Development of vaccines for novel severe acute respiratory disease: (Covid-19)
The current threat of avian influenza to the human population, the potential for the re-emergence of severe acute respiratory syndrome (SARS)-associated corona virus, and the identification of multiple novel respiratory viruses underline the need for the event of therapeutic and preventive strategies to combat virus infection. Vaccine development may be a key component within the prevention of widespread virus infection and within the reduction of morbidity and mortality related to many viral infections. In this part, corona virus vaccine, especially SARS-CoV vaccines are mainly discussed.
Corona virus vaccines can be inactivated corona virus, live attenuated corona virus, or S protein-based. Besides, there are still vectored vaccines, DNA vaccines, and combination vaccines against corona viruses. Vaccines targeting several animal CoVs are developed, and a few are demonstrated to be efficacious in preventing virus infection. However, a phenomenon of enhanced disease following vaccination has been observed in cats upon infection with feline infectious peritonitis virus following previous infection, vaccination, or passive transfer of antibody. The phenomenon isn't fully understood but is believed to be a results of enhanced uptake and spread of the virus through binding of virus-antibody immune complexes to Fc receptors on the surfaces of macrophages; low-titter (sub neutralizing) antibodies directed against the S protein are mainly responsible. Although antibody enhancement appears to be limited to feline infectious peritonitis virus among CoVs, similar concerns are raised with reference to SARS-CoV. Previously infected mice and hamsters are shielded from subsequent infection with SARS-CoV within the absence of enhanced disease, and vaccine studies and passive immunoprophylaxis performed with mice and hamsters suggest that previous exposure and the presence of NAbs provide protection.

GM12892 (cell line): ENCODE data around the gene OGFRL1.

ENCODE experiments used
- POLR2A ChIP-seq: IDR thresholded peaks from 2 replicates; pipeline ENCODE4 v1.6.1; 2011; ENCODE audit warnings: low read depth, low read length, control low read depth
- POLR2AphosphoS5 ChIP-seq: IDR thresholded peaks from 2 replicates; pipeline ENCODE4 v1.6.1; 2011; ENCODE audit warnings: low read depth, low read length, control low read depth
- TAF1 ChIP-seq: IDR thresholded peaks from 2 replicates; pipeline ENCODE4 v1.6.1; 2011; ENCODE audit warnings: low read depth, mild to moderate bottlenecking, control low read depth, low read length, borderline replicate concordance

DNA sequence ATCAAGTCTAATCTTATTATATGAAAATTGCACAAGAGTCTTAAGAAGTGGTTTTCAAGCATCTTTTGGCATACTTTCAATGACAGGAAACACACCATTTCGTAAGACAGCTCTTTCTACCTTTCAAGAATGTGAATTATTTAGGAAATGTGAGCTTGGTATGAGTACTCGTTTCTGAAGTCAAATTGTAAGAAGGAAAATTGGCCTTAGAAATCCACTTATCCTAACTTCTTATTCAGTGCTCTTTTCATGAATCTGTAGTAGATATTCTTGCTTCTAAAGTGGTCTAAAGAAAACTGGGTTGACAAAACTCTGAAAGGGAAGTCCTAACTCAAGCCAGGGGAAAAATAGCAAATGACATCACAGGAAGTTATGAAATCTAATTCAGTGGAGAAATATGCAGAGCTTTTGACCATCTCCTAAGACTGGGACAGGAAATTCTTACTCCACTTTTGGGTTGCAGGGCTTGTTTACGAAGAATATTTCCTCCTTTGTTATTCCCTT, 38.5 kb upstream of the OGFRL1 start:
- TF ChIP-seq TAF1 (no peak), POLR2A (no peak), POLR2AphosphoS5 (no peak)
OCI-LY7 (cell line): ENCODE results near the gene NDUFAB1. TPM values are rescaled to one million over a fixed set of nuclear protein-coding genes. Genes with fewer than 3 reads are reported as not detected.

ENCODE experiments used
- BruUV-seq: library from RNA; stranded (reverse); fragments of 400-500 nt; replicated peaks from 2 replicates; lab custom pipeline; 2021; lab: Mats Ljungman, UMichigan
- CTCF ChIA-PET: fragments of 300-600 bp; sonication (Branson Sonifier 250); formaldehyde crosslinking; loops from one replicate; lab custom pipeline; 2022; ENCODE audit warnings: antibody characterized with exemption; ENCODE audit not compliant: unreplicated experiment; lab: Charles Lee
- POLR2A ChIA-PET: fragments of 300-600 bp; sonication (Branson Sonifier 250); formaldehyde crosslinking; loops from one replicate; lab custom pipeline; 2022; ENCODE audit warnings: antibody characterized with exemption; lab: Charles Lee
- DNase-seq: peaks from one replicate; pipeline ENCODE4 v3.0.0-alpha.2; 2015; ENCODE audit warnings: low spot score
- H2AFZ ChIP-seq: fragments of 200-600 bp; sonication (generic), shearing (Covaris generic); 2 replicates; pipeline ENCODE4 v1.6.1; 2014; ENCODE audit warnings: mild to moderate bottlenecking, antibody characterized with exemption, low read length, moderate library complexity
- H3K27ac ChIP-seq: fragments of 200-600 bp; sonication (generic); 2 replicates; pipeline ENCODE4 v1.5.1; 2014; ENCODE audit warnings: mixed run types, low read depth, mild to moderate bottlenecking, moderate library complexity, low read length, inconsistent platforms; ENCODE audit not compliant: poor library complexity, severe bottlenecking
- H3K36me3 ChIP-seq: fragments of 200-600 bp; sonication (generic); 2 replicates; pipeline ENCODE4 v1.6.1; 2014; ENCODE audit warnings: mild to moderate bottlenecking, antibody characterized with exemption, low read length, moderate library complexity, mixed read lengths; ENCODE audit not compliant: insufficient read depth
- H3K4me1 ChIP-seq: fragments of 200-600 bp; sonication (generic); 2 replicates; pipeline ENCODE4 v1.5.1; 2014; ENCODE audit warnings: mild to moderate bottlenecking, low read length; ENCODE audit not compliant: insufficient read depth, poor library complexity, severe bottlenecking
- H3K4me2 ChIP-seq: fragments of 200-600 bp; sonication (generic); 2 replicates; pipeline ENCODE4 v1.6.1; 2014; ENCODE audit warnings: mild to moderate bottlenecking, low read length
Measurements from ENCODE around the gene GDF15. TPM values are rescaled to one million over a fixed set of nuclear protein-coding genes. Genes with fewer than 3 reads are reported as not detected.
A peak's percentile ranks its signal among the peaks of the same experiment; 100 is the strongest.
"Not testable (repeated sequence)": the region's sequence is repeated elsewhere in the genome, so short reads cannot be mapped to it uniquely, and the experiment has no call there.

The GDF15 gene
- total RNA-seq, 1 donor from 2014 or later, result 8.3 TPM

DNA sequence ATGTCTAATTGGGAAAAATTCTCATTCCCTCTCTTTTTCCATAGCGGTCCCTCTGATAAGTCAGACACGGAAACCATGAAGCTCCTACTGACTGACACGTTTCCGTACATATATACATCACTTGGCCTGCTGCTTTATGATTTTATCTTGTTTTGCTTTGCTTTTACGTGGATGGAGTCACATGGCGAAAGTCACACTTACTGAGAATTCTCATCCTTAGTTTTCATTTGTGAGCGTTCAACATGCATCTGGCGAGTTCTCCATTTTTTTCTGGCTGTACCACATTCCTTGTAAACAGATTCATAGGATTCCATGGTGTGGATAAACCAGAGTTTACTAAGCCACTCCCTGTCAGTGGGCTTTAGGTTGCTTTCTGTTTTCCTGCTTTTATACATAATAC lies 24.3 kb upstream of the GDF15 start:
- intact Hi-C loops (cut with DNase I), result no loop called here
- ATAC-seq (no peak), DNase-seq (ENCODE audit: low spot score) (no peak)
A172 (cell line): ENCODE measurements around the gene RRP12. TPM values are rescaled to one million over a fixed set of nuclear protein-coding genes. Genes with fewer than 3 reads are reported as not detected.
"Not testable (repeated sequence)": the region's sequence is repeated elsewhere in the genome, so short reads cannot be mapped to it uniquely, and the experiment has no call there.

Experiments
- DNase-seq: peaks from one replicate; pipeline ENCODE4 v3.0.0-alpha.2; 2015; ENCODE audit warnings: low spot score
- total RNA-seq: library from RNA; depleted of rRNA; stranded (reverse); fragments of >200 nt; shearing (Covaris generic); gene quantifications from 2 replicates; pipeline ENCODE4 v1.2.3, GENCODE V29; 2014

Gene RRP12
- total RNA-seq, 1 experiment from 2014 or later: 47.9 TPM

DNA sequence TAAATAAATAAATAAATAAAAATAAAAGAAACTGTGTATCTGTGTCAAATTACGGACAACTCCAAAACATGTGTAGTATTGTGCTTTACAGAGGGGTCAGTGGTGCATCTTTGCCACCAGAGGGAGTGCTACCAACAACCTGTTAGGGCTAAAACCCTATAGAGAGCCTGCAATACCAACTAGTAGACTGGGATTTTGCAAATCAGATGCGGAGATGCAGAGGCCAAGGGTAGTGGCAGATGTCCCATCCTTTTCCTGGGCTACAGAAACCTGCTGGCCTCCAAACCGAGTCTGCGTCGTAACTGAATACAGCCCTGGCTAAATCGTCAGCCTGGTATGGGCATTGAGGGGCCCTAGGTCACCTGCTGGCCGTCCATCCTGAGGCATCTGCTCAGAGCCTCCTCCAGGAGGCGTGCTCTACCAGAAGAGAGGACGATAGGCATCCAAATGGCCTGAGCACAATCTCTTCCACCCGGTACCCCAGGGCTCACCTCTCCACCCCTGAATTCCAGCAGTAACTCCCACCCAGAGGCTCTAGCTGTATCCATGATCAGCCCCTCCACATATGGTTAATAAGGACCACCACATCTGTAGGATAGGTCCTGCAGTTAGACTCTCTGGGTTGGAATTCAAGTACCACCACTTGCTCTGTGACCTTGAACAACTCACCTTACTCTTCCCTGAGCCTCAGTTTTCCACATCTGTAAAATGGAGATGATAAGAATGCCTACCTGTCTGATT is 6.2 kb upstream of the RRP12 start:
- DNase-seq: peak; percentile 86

The virus that causes COVID-19 is mainly transmitted through droplets generated when an infected person coughs, sneezes, or exhales. These droplets are too heavy to hang in the air, and quickly fall on floors or surfaces.
You can be infected by breathing in the virus if you are within close proximity of someone who has COVID-19, or by touching a contaminated surface and then your eyes, nose or mouth.
The immunogenicity and efficacy of inactivated SARS-CoV vaccines are established in experimental animals, and one such vaccine is being evaluated during a clinical test . However, the development of inactivated vaccines requires the propagation of high titters of infectious virus, which in the case of SARS-CoV requires bio safety level 3-enhanced precautions and is a safety concern for production. Additionally, incomplete inactivation of the vaccine virus presents a possible public health threat. Production workers are in danger for infection during handling of concentrated live SARS-CoV, incomplete virus inactivationmay cause SARS outbreaks among the vaccinated populations, and a few viral proteins may induce harmful immune or inflammatory responses, even causing SARS-like diseases
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Journal of Vaccines & Vaccination